The violent event that likely preceded our Solar System’s formation holds the solution to a longstanding meteorite mystery, says new work from Carnegie’s Alan Boss published in The Astrophysical Journal.

Watercolor illustration of Drosophila, courtesy Carnegie Institution for Science

Recent work from Carnegie’s Chenhui Wang and Allan Spradling reveals a surprising capability of renal stem cells in fruit flies—remodeling. Their work, which could eventually guide kidney stone treatments, was published by Science Advances.

Star trails over the Magellan telescopes at Las Campanas courtesy Leon Aslan.

The ancestors of some of the largest galaxy clusters have been hiding in plain sight. New work led by Carnegie’s Andrew Newman demonstrates a new technique for identifying the precursors of the most extreme galactic environments. The team’s findings are published in Nature

Illustration of a plant growing on a computer chip purchased from Shutterstock.

New work led by Carnegie’s Zhiyong Wang untangles a complex cellular signaling process that’s underpins plants’ ability to balance expending energy on growth and defending themselves from pathogens. These findings, published in Nature Plants, show how plants use complex cellular circuits to process information and respond to threats and environmental conditions.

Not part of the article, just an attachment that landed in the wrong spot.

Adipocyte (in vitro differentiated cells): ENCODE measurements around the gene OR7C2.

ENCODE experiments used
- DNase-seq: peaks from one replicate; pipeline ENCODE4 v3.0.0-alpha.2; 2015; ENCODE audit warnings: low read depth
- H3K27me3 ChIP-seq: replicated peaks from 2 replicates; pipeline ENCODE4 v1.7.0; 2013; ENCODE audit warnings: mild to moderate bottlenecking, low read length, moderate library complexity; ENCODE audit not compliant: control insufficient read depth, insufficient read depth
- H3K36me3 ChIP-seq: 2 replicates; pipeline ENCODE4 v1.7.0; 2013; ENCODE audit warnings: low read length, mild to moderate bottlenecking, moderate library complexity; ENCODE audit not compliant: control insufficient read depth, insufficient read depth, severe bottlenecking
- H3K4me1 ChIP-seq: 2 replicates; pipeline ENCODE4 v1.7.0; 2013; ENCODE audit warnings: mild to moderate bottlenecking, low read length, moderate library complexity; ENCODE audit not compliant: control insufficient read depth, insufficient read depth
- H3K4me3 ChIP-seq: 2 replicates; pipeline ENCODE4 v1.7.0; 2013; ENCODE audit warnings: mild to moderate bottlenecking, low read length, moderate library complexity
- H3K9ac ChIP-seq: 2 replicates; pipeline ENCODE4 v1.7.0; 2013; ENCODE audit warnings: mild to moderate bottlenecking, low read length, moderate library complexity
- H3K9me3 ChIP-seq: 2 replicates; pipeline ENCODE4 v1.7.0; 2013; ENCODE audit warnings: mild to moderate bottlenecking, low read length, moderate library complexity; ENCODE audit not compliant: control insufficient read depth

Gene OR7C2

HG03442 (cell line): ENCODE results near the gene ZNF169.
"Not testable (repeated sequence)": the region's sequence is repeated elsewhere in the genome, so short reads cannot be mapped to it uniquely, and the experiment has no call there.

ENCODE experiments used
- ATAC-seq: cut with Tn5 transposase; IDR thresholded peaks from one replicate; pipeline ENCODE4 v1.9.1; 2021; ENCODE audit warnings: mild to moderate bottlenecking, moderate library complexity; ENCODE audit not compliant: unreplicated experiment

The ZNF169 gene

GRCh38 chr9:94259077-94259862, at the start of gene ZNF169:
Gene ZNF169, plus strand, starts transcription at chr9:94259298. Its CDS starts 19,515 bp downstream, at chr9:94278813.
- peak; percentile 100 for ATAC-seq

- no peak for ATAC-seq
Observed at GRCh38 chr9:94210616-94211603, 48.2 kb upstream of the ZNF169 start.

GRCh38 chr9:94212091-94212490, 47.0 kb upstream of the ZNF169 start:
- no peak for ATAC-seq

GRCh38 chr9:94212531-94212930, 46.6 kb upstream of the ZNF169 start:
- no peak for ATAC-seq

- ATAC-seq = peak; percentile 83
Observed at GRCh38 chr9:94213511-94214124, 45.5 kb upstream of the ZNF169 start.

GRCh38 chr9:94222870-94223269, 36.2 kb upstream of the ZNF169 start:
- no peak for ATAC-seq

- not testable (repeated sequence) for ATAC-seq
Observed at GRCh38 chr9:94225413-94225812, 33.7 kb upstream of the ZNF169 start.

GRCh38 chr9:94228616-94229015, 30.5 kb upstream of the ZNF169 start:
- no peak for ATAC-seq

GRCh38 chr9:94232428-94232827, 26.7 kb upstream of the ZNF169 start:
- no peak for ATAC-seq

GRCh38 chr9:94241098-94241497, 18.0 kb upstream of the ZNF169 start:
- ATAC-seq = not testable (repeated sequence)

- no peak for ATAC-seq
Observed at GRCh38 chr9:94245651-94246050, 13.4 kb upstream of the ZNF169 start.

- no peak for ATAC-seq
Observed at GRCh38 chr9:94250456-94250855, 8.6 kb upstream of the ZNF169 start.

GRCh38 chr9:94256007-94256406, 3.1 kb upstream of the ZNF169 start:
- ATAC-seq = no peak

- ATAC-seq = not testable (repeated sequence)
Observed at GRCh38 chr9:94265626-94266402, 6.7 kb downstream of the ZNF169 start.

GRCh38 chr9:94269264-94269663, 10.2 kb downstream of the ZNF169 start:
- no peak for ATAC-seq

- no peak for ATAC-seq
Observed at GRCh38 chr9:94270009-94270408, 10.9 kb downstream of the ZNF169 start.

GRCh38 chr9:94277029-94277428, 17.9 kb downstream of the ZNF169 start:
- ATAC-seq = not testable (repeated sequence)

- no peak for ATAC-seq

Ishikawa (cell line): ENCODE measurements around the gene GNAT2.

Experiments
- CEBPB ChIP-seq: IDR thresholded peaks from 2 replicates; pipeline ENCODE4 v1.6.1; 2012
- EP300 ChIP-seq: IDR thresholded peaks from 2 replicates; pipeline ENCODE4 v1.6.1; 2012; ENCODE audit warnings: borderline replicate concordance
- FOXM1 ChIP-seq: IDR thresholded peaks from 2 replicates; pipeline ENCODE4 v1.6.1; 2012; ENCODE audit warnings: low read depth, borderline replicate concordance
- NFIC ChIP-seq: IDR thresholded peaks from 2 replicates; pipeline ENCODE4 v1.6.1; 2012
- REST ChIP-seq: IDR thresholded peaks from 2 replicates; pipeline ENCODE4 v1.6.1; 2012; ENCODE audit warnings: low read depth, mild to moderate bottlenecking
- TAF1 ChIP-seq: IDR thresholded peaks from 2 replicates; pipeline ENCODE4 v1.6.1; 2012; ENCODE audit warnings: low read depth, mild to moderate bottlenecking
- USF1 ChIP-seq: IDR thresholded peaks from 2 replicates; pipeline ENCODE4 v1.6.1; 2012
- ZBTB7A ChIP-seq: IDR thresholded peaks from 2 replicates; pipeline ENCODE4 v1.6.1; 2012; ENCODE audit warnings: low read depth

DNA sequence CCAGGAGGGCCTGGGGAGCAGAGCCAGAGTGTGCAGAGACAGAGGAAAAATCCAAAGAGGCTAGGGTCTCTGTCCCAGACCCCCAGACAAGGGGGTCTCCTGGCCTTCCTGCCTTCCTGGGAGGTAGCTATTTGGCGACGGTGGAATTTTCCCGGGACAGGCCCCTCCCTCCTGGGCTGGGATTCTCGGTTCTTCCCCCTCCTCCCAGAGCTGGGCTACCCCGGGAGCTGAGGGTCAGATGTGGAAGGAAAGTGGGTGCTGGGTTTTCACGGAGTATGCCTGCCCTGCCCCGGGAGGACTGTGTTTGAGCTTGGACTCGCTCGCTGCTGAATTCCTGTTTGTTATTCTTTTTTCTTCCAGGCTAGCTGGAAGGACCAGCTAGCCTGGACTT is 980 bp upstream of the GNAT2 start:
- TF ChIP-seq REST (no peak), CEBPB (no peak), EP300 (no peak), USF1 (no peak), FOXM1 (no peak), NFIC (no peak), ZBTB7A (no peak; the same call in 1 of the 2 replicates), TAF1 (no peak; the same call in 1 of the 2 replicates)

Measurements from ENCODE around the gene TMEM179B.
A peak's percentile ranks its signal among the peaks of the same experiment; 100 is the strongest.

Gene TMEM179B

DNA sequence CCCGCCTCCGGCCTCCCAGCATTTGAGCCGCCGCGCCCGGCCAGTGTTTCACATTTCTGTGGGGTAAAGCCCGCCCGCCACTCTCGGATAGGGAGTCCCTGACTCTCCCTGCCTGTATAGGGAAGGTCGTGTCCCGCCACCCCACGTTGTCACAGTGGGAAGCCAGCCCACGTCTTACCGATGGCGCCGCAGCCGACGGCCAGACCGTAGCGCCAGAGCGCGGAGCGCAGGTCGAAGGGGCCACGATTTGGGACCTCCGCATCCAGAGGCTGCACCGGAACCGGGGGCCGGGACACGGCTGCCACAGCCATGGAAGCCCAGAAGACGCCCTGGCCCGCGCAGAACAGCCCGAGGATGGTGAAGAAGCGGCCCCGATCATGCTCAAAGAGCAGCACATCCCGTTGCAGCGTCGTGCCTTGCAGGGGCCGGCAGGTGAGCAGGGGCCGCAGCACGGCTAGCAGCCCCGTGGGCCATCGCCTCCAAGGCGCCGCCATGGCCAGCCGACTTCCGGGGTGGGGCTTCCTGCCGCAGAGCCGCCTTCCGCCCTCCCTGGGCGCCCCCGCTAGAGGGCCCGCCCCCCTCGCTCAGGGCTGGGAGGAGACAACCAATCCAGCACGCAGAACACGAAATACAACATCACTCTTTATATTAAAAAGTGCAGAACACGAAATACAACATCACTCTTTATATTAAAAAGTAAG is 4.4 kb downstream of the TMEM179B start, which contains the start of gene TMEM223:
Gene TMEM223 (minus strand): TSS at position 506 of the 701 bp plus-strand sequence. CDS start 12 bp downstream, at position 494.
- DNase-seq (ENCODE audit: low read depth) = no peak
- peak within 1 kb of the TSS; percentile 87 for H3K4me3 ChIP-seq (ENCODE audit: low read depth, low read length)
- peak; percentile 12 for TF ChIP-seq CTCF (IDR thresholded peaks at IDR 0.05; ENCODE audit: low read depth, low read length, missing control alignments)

Chlamydomonas photo courtesy of Natasha and Natalie Rothhausen.

New work led by Carnegie’s Petra Redekop, Emanuel Sanz-Luque, and Arthur Grossman probes the molecular and cellular mechanisms by which plants protect themselves from self-harm. Their findings, published by Science Advances, improve our understanding of one of the most-important biochemical processes on Earth.  

The Andromeda Galaxy. Credit: NASA/MSFC/Meteoroid Environment Office/Bill Cook

A detailed analysis of the composition and motion of more than 500 stars revealed conclusive evidence of ancient a collision between Andromeda and a neighboring galaxy. The findings, which improve our understanding of the events that shape galaxy evolution, were presented by Carnegie’s Ivanna Escala Monday at the meeting of the American Astronomical Society.

Irrigation being deployed in a field. Image purchased from Shutterstock.

As climate change shifts precipitation patterns, irrigation can be a powerful tool for increasing the world’s food supply—feeding more than a billion additional people without converting natural spaces into farmland, according to a new study by Carnegie’s Lorenzo Rosa published in Environmental Research Letters.

Paulinella micrograph courtesy of Eva Nowack.

About 1.2 billion years ago a blue-green bacterium was engulfed by a more complex cell, transforming our planet and allowing a tremendous diversity of plant life to emerge and continue to evolve. This is the origin story for the generation of the cellular organelle responsible for photosynthetic activity, called the chloroplast. Although it is widely agreed upon to have occurred, there is still a great deal that scientists don’t understand about the process by which the cyanobacterium's genes were transferred, turning a symbiont into an organelle. Carnegie plant biologists Victoria Calatrava, Arthur Grossman, and Devaki Bhaya investigated.